Red flags in that vacation-rental request? Trust your gut

If you get a vacation rental request from an Oregonian with a Texas business address and Illinois driver’s license whose check is mailed to you from Ohio, you, um, might want to think twice about doing business with him.

Oh, and by the way, that check will likely be for more than the rental amount. Just cash the check and send him the difference. And, hey, keep some for yourself for your time.

A North Kitsap real estate agent — we’re not disclosing her name because she is a plaintiff in a protection order in another state — isn’t the first person to get caught in David Sisico’s tangled web. Ah, and what a tangled web it is.

Type “David Sisico” in an Internet search engine, and the name (real, made up, borrowed, stolen?) pops up in reference to similar alleged scams.

The local real estate agent reported her interaction with “Sisico” to the Kitsap County Sheriff’s Department, the Bainbridge Island Police Department, the Internet Crime Complaint Center, and the U.S. Postal Service.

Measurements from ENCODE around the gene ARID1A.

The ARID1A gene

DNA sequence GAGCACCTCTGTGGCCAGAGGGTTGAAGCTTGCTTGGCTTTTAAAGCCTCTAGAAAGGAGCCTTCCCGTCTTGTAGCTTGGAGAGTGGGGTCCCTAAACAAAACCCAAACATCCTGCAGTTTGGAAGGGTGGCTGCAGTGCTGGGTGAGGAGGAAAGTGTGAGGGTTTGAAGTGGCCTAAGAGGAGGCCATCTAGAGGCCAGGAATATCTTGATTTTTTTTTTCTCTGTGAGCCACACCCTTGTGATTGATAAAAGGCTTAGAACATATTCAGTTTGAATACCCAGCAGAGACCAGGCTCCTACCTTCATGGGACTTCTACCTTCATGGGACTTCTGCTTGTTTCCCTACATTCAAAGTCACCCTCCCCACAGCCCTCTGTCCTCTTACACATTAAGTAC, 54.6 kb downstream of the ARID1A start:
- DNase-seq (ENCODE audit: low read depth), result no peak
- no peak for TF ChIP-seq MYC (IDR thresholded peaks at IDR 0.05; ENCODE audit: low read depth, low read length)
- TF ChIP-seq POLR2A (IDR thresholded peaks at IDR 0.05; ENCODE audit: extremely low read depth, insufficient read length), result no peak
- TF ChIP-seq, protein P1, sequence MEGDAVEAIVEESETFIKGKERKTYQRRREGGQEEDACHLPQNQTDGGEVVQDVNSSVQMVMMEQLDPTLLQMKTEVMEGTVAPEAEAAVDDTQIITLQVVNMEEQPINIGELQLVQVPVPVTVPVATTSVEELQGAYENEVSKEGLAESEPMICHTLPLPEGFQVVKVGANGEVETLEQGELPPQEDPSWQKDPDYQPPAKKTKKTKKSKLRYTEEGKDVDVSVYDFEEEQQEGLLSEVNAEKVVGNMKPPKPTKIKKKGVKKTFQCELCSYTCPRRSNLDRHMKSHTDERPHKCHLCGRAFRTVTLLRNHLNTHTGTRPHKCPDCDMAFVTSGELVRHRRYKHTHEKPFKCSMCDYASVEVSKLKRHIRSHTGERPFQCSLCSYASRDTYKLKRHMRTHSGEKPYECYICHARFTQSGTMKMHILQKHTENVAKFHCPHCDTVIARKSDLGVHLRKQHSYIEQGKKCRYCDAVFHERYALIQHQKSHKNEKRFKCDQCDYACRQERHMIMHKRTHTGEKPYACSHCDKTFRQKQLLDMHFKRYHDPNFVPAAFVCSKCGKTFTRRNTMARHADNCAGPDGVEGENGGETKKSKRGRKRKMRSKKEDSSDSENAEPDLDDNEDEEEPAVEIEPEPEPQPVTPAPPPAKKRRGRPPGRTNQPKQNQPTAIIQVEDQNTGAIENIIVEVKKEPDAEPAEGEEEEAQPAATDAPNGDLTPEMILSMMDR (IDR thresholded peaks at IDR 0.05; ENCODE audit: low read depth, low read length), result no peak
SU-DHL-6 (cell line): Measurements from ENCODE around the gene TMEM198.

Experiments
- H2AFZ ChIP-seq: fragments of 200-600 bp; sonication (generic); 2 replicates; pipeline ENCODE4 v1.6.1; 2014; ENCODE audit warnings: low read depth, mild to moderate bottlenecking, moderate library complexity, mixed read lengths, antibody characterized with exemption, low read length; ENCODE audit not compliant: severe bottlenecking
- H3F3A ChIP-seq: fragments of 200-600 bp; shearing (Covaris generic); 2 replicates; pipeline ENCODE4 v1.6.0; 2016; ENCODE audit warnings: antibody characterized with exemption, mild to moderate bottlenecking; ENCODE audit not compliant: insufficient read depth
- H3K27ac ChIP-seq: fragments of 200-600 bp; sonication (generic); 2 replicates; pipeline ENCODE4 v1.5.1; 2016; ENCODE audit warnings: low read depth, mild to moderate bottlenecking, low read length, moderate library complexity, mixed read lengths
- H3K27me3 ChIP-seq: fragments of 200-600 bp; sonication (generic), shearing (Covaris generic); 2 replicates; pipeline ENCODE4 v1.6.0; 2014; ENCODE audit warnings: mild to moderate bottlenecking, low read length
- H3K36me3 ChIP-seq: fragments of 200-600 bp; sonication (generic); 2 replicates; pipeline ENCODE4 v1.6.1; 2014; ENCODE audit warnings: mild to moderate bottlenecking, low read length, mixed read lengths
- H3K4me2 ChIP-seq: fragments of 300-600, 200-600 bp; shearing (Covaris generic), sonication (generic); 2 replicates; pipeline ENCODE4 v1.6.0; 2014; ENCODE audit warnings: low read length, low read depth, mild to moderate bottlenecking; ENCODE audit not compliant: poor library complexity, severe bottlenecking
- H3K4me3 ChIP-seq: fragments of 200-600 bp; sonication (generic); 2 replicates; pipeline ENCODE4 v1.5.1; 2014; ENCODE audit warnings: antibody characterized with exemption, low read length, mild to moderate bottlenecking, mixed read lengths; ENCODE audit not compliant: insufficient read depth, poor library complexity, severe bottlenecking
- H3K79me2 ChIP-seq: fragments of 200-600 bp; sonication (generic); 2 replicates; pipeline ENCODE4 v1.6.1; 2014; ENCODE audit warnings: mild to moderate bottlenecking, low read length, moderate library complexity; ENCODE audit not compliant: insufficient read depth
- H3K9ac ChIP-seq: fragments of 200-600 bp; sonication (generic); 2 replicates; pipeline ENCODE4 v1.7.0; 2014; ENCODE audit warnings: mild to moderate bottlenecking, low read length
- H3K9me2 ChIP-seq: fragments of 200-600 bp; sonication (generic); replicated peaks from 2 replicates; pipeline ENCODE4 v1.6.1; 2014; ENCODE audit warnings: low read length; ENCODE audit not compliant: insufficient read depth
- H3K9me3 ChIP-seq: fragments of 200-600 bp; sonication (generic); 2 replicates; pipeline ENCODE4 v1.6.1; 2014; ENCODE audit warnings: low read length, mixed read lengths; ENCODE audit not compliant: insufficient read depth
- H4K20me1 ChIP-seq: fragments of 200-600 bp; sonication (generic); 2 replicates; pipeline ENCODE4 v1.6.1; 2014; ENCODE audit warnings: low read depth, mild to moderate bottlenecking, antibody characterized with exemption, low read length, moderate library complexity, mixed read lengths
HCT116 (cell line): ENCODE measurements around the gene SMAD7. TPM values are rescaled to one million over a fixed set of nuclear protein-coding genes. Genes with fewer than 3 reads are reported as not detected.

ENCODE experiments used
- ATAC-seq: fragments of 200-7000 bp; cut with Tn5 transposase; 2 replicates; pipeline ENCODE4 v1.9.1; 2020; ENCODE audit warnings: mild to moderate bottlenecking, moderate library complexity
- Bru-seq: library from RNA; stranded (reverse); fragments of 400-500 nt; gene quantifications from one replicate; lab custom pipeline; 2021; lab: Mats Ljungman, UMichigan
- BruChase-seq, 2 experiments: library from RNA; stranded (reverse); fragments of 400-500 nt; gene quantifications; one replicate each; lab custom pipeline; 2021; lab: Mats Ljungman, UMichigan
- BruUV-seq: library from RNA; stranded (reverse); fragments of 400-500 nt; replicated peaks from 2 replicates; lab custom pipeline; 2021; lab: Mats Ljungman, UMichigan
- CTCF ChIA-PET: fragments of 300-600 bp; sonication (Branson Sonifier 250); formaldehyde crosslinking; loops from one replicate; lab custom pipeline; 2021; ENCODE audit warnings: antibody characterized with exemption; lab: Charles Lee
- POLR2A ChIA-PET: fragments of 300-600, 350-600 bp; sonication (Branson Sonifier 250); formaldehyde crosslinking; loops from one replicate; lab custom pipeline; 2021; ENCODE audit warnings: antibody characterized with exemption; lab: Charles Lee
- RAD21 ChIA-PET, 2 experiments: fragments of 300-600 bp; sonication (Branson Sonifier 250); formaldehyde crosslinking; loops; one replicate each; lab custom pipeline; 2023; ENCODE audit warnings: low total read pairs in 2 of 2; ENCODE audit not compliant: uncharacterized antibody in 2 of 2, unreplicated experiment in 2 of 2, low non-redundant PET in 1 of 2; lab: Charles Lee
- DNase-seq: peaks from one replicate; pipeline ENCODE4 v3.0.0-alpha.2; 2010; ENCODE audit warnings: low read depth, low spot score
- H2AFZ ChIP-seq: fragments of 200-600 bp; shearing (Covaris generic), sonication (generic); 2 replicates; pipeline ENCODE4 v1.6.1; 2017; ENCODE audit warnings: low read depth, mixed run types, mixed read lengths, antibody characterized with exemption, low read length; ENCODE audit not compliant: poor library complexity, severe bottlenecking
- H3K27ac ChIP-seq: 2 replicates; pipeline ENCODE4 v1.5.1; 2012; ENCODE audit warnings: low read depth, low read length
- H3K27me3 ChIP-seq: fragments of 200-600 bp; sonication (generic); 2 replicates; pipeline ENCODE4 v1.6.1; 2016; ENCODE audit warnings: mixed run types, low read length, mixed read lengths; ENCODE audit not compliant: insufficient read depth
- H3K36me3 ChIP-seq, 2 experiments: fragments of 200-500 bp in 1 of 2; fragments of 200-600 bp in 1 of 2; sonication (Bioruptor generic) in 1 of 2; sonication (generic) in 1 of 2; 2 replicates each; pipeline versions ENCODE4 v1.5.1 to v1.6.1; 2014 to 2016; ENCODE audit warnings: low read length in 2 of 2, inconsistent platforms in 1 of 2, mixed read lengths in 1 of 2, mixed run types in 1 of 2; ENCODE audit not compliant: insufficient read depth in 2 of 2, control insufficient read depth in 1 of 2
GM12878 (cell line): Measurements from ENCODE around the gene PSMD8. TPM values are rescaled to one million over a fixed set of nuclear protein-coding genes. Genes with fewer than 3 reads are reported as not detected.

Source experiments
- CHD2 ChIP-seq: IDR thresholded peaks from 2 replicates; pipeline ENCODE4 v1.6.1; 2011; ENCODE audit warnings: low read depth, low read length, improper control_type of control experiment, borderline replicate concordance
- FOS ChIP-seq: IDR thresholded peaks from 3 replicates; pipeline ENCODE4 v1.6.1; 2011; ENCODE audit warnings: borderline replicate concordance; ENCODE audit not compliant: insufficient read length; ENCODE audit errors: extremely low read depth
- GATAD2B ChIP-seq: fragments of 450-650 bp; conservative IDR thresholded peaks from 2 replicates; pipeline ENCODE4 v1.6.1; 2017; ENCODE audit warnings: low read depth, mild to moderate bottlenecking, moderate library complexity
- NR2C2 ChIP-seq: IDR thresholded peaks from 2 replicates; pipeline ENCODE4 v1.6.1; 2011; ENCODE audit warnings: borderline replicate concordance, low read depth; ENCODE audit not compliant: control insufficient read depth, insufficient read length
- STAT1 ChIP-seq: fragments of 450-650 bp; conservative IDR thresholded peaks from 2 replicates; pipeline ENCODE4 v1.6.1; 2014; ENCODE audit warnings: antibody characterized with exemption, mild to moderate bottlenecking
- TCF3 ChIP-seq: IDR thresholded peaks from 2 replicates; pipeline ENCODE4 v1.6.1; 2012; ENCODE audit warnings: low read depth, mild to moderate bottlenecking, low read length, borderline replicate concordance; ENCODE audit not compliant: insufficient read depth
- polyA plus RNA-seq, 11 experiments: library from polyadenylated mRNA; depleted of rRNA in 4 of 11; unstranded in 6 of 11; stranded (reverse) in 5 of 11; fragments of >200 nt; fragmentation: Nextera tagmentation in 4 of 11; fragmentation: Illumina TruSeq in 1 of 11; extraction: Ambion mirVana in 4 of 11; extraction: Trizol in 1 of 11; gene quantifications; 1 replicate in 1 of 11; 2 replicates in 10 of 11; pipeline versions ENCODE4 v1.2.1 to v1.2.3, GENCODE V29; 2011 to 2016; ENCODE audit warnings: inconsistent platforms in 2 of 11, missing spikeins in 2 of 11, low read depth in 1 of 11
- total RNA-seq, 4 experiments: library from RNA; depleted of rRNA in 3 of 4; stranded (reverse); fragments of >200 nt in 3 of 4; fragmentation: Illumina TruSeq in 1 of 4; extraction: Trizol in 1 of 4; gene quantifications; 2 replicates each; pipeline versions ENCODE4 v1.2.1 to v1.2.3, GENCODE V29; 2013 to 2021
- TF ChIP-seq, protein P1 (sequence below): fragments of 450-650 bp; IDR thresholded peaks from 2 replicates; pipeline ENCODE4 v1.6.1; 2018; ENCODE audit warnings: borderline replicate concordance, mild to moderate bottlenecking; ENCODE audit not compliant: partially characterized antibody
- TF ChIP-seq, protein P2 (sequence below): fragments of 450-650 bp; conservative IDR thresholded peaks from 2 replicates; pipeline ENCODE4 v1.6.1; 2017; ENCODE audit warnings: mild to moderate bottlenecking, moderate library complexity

Here’s what went down.

On May 22, the real estate agent — she lives on Bainbridge but works in North Kitsap — listed a Poulsbo vacation rental she owns on

On May 24, she received an email from a “David Sisico” expressing interest in renting the home from June 13-20 for his honeymoon. “Am coming there with my wife and i [sic]. We are coming for honeymoon,” the email states. “Don’t hesitate to email me with your total cost for the whole 1 week.”

On May 26, the real estate agent emailed him the costs and a rental application, and asked for a copy of his driver’s license or other form of photo ID.

On May 31, a person claiming to be Sisico emailed that the payment was mailed, “however, there was a mistake on the check written over and above the requested amount,” the real estate agent reported. “David requested I send via Western Union [the] difference in the amount … This was when I suspected this was a scam.”

She played along. She emailed back that she couldn’t do anything until she received all proper documents, completed and signed, with a copy of a photo ID.

On June 10, after several emails back and forth, the real estate agent received a USPS Priority Mail pouch containing a check for $2,085 (the rental and deposit was $1,500). The USPS label stated it was sent from H&S Company, Inc., in Celina, Ohio. The check was written on an Allison Ranch Corporation check — the company is located in San Angelo, Texas — on an account at the First National Bank of Sonora, Texas.